Evidence Grows of Link Between Herpes Virus and Alzheimer's Disease


A closeup of the herpes virus. Scientists think this is linked to Alzheimer's. Stocktrek Images/Getty Images

If you've ever had a common cold sore you might be at greater risk for eventually developing Alzheimer's disease (AD). Terrifying though this may seem, the link could wind up providing better treatment options for Alzheimer's patients. This information comes thanks to a review of decades worth of research, which was published in the Oct. 19, 2018, issue of the journal Frontiers in Ageing Neuroscience. Since 67 percent of the global population under age 50 contracts HSV1, which causes cold sores, at some point in their lives, a vaccine would be a win/win.

"My lab started work on this topic in 1989 and it was the only one in the world for about 15 years, as there was so much opposition to the concept [of a link between the herpes virus and contracting Alzheimer's]," says Ruth Itzhaki, professor emeritus of molecular neurobiology at the University of Manchester in England, who authored the review. "Funding was therefore extremely hard to get and publishing the work was extremely difficult. Eventually, more people did enter the field and now there are well over 150 supportive publications."

Itzhaki explains via email that the connection was first made years ago thanks to research that discovered herpes simplex encephalitis — an extremely rare brain disease triggered by HSV1 — affects the same regions of the brain as AD. Indeed, the link makes sense despite the drastically different presentations of both diseases. (AD is hallmarked by memory, decision-making and other cognitive problems, whereas HSV1 is a virus that causes painful cold sores and fever blisters.) Since so many people experience dementia, Itzhaki notes that any microbe implicated in the disease would have to be a very common one, so HSV1 fit the bill. The very nature of HSV1's typically dormant state also makes it a credible culprit.

"Presumably, the virus must remain lifelong latent (i.e., dormant) in the body to be able to cause damage perhaps years after infection," she says. "It infects most humans in infancy and thereafter remains lifelong in the body in latent (i.e., dormant) form within the peripheral nervous system (PNS — the part other than the brain and the spinal cord)."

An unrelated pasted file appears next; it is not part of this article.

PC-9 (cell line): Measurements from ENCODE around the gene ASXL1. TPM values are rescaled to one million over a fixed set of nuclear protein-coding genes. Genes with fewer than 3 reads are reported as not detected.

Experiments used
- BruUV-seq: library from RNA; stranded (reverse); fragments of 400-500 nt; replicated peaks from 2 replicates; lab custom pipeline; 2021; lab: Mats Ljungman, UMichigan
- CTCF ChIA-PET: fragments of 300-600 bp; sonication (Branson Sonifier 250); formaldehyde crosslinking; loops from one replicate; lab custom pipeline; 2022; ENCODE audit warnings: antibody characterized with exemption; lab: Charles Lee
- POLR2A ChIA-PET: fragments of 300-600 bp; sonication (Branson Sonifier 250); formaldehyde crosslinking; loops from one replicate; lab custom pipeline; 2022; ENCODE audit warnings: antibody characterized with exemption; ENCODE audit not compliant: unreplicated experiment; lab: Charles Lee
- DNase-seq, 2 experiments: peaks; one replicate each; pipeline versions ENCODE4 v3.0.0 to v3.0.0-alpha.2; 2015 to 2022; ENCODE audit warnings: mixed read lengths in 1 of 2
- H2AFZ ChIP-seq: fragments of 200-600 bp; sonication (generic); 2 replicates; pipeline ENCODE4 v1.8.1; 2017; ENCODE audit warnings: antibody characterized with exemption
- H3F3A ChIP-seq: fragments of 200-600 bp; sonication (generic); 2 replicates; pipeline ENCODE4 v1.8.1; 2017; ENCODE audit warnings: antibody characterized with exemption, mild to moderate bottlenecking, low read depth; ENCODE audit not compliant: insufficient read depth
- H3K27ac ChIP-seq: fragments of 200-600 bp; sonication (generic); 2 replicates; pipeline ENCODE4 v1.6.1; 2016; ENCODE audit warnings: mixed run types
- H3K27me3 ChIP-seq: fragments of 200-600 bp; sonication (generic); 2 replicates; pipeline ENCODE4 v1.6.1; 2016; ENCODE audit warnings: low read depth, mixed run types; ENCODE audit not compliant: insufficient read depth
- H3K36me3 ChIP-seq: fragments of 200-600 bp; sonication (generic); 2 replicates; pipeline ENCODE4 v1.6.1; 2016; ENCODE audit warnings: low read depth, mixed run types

Ithaki's previous work had shown that cold sores occurred more often in people who carried APOE-E4, a gene variant that also carried an increased risk of Alzheimer's. Her theory is that in APOE-E4 carriers, reactivation from stress, immunosuppression or brain inflammation is more frequent or more harmful in HSV1-infected brain cells and the resulting damage contributes to the development of Alzheimer's, particularly as people age and their immune systems decline.

"Presumably, in APOE-E4 carriers, Alzheimer's disease develops in the brain because of greater HSV1-induced formation of toxic products, or lesser repair of damage," Ithaki writes in The Conversation.

She notes that previous studies, including her own, only showed a link between the herpes virus and Alzheimer's, but not that the virus caused AD. However, three studies were published in 2017 and 2018 using data from Taiwan's National Health Insurance Research Database, which enrolls 99.9 percent of that country's population, to research this topic.

"The striking results include evidence that the risk of senile dementia is much greater in those who are infected with HSV, and that anti-herpes antiviral treatment causes a dramatic decrease in number of those subjects severely affected by HSV1 who later develop dementia," she notes in a press release. However, these Taiwanese studies only applied to people with severe HSV1 infections, which are rare.

The next steps, she says, are setting up a clinical trial in the U.K. using antiherpes antiviral agents to treat Alzheimer's patients and finding out whether any other microbes are involved in the disease.


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